Man Kicks Family With Sick Child Out of His Rental Property So He Can Sell It for $60K Over Market Price

Alisha Starr

As time goes on, landlords have begun developing a terrible reputation. Rent hikes and refusing to fix broken items are just a couple of reasons why people tend to dislike landlords.

But one person gave their tenants a bigger reason to dislike them. U/Unique_Jaguar9688 is a landlord to a family with a five-year-old little boy. He's been renting the house he inherited from his father to this family for the past five years.

A month ago I was approached by a realtor about selling my property. He had a buyer who was interested and was ready to offer $60,000 over market because of the location. This was an opportunity I couldn’t pass up. My tenants have a lease through mid March...I contacted the husband, Michael, and let him know I would not be renewing this time. To say that he was upset was an understatement. It turns out that he and his wife are currently in hospice with their son who has a terminal heart condition. The doctors have given him a month or two to live.

Michael said it would be nearly impossible for them to pack up and move right now because the place where their son is in hospice is three hours away. Not only that—he thinks it's unfair to even be asked to sacrifice any of the time he has left to spend with his son taking care of these tasks.

The author suggested they have family pack them up and help them move, but they don't have any capable family members in the area. He then suggested they hire a moving company and stay in an Airbnb temporarily, but he said that he doesn't have money because of his son's medical expenses.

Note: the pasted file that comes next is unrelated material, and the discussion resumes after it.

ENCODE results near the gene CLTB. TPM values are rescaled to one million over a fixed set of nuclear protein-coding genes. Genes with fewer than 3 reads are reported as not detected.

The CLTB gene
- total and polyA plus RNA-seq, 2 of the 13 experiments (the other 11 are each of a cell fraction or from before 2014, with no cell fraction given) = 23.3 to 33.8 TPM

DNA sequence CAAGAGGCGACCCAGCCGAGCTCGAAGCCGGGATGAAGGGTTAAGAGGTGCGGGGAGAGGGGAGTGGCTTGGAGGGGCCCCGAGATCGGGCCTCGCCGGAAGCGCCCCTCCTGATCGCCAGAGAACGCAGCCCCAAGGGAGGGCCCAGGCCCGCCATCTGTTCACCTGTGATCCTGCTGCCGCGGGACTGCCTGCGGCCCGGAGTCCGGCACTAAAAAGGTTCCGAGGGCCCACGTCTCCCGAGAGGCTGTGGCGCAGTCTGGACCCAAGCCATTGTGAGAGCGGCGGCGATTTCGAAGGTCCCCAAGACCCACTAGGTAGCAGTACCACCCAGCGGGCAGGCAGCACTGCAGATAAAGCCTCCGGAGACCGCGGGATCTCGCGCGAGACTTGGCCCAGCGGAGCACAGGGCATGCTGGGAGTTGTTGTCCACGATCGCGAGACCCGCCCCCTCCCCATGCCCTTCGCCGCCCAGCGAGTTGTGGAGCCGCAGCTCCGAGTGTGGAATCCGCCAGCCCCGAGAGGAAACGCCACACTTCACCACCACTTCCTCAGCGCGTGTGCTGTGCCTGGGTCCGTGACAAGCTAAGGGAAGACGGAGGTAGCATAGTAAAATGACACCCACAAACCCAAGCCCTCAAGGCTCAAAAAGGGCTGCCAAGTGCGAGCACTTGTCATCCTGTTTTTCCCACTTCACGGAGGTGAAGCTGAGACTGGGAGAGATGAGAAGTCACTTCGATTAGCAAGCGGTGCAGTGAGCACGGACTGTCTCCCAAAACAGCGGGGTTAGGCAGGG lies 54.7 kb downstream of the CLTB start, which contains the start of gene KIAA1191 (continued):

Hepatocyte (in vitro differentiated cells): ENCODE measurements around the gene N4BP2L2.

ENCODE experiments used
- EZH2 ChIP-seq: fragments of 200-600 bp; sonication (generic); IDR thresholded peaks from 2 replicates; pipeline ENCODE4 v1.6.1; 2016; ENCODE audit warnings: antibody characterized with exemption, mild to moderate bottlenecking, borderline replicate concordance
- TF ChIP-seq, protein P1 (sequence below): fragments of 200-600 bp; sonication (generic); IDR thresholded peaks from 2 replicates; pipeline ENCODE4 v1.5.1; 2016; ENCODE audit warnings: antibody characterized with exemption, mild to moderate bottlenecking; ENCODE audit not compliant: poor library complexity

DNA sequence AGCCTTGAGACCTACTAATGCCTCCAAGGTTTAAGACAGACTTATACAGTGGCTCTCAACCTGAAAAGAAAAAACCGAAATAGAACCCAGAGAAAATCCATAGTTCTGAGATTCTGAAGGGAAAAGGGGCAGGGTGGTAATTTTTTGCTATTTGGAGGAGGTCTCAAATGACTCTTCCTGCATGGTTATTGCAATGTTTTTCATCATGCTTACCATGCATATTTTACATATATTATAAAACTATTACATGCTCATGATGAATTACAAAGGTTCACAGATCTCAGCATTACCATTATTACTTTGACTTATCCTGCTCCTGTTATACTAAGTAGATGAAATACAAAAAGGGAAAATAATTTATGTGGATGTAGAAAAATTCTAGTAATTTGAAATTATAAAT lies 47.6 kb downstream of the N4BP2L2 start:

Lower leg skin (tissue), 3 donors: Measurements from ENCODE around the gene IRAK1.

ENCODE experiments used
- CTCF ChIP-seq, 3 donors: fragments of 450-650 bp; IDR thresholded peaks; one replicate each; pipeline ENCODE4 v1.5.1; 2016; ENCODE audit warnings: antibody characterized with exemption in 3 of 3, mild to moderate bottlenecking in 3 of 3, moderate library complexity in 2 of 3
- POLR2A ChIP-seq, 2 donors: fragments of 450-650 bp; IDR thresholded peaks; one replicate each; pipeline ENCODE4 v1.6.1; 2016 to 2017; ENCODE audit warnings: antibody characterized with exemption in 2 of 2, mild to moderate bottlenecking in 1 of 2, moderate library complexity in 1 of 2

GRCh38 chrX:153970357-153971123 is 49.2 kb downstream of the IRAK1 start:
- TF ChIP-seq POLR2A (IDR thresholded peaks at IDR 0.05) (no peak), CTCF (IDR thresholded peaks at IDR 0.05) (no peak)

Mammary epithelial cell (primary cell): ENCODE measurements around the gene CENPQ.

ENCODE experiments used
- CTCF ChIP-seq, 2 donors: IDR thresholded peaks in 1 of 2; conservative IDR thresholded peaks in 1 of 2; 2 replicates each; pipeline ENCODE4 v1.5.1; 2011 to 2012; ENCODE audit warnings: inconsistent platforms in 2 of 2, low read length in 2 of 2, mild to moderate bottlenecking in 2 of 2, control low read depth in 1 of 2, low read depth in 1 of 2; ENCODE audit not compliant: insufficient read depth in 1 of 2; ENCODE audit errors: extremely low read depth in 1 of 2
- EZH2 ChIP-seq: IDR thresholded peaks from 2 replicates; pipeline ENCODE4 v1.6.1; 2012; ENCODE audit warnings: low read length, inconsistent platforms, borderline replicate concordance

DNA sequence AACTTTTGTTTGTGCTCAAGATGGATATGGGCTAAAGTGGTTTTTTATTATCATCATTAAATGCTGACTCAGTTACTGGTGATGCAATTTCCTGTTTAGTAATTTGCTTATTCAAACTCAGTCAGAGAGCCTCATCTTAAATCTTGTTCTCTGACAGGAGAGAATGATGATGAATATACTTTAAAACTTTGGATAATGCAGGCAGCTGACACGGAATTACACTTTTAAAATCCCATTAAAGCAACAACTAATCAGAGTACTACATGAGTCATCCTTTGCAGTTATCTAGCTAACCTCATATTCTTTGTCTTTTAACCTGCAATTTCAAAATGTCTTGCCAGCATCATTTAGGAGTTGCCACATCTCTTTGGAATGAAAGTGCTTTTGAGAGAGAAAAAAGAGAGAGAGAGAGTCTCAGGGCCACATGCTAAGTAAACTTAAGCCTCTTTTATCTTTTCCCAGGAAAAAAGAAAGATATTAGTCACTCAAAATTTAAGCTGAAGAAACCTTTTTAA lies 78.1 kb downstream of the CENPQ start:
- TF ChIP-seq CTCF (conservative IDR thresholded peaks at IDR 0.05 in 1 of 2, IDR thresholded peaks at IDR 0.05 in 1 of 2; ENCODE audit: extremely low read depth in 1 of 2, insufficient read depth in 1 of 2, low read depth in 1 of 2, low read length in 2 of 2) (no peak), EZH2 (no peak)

I feel bad about the situation and realize I’m making things harder for them but it’s not my responsibility to take care of them. I’ve given them the legally required notice. My wife thinks that because of the money I’ll be making that I should offer to pay for a moving company and an Airbnb after they leave the hospice. I don’t want to do this because it would cost me a big chunk of the profit from selling the house and again, their situation is not my responsibility. This is the risk people take when they rent.

Many of the commenters are pointing out that his profit will likely be much more than $60k since he inherited the house for free and at least some—if not all—is paid off. Plus, doing the absolute bare minimum and paying to move their things wouldn't be "a big chunk of the profit" like he claims.

So, what do you think? Do you agree with the over 1,000 comments saying this guy is in the wrong?

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Rochester, NY

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